The new inquests into Britain's worst sporting disaster were
ordered in December 2012 when the High Court quashed accidental
death verdicts from 21 years ago after an independent inquiry found
new evidence and absolved the fans of any responsibility.
Ninety-six Liverpool supporters died and another 766 people were
injured after a crush in an enclosed, overcrowded terrace at the
stadium in the northern city of Sheffield on April 15, 1989, during
an FA Cup semi-final against Nottingham Forest.
The new hearing before a jury is expected to hear evidence on issues
such as stadium safety, emergency planning, crowd management and the
response of the emergency services.
Relatives said they were relieved the day had arrived after fighting
for years for "Justice for the 96", refusing to accept the deaths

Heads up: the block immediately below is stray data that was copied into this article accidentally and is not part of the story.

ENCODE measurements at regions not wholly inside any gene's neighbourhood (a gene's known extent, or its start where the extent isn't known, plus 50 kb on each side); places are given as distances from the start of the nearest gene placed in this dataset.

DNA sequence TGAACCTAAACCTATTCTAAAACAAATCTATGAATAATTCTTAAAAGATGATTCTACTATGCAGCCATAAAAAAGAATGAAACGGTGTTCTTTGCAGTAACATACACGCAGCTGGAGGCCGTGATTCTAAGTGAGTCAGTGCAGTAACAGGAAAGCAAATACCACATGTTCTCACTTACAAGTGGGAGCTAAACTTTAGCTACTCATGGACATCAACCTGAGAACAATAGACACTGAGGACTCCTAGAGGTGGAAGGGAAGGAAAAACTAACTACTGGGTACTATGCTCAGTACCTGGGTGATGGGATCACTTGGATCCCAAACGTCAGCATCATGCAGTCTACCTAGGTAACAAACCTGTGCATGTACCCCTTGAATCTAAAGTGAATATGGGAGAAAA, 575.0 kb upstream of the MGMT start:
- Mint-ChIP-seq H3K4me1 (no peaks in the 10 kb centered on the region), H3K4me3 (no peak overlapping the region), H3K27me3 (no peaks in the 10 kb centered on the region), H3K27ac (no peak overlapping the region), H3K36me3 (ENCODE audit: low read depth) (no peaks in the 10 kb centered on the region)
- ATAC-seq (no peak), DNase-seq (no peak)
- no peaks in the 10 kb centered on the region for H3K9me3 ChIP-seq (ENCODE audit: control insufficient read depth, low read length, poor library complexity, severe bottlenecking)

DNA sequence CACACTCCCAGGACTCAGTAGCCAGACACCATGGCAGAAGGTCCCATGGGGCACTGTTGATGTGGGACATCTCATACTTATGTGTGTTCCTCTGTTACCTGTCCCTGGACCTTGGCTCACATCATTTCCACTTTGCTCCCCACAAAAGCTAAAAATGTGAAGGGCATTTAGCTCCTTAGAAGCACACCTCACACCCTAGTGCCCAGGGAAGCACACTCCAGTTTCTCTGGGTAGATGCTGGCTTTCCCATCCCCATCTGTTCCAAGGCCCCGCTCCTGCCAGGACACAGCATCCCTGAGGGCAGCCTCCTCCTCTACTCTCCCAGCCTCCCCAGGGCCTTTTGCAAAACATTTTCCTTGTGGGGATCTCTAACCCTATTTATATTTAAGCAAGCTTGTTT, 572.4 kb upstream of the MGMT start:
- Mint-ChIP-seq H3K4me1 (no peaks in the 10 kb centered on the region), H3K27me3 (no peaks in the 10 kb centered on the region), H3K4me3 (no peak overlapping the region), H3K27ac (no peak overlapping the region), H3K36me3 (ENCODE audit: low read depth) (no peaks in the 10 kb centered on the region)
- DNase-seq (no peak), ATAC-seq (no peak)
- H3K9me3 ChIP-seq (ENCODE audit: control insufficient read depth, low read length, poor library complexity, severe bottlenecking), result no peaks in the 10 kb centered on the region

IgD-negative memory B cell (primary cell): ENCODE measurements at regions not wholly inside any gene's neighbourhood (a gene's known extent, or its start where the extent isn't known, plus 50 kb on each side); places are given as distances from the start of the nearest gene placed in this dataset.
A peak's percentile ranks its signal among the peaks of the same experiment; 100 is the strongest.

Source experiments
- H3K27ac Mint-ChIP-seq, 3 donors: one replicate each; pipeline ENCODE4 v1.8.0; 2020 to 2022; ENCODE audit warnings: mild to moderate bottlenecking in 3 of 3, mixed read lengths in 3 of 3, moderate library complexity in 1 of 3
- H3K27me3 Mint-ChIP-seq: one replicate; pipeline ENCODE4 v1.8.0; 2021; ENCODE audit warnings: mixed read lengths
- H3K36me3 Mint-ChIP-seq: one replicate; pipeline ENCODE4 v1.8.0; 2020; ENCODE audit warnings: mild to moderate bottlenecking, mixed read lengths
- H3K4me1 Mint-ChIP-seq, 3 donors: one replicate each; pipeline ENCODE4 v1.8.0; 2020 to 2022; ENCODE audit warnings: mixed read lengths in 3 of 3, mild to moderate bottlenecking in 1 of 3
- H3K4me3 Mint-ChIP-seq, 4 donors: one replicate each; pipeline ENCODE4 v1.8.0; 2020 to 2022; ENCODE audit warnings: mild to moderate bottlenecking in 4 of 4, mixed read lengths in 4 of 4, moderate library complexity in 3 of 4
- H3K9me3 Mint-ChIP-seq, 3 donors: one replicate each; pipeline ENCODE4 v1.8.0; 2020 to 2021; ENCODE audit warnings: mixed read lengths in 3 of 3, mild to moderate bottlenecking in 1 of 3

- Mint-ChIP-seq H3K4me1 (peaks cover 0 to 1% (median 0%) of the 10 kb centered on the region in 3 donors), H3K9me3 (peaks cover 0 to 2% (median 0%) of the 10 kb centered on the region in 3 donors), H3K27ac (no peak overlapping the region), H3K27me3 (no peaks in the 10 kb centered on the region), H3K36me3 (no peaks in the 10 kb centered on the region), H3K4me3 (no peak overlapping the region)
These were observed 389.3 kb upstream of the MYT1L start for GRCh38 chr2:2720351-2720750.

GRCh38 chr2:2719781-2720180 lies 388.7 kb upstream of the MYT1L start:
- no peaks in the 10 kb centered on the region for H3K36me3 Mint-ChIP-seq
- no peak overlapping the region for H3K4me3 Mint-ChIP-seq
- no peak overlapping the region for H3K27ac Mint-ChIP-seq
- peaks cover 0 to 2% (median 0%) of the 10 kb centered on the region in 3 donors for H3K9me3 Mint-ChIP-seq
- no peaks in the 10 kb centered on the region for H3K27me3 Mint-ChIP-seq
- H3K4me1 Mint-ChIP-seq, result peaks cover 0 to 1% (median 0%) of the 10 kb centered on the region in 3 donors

were accidental and accusing police of covering up exactly what
"I'm really, really nervous. It's been a long, long fight ... but
this is the beginning now, hopefully it can be put right," Charlotte
Hennessy, who lost her father James in the disaster when she was
six, told Britain's Press Association.
The tragedy which happened within minutes of kick-off shocked the
world and led to a new era of modern stadiums across Britain. Banks
of terracing and metal fences around pitches disappeared, replaced
by seating and better security.
The new inquests, to be held at Warrington in northern England, are
expected to last for months with no verdicts handed down until 2015
due to the amount of paperwork to be examined.
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The Independent Police Complaints Commission is also looking into
allegations arising from the aftermath of the tragedy and will
review allegations surrounding amendments to statements and the
actions of police officers.
Next month, on the 25th anniversary of the disaster, matches in
England will kick off seven minutes late as a mark of respect.
(Reporting by Lavinia De Luca and Belinda Goldsmith; editing by Ed
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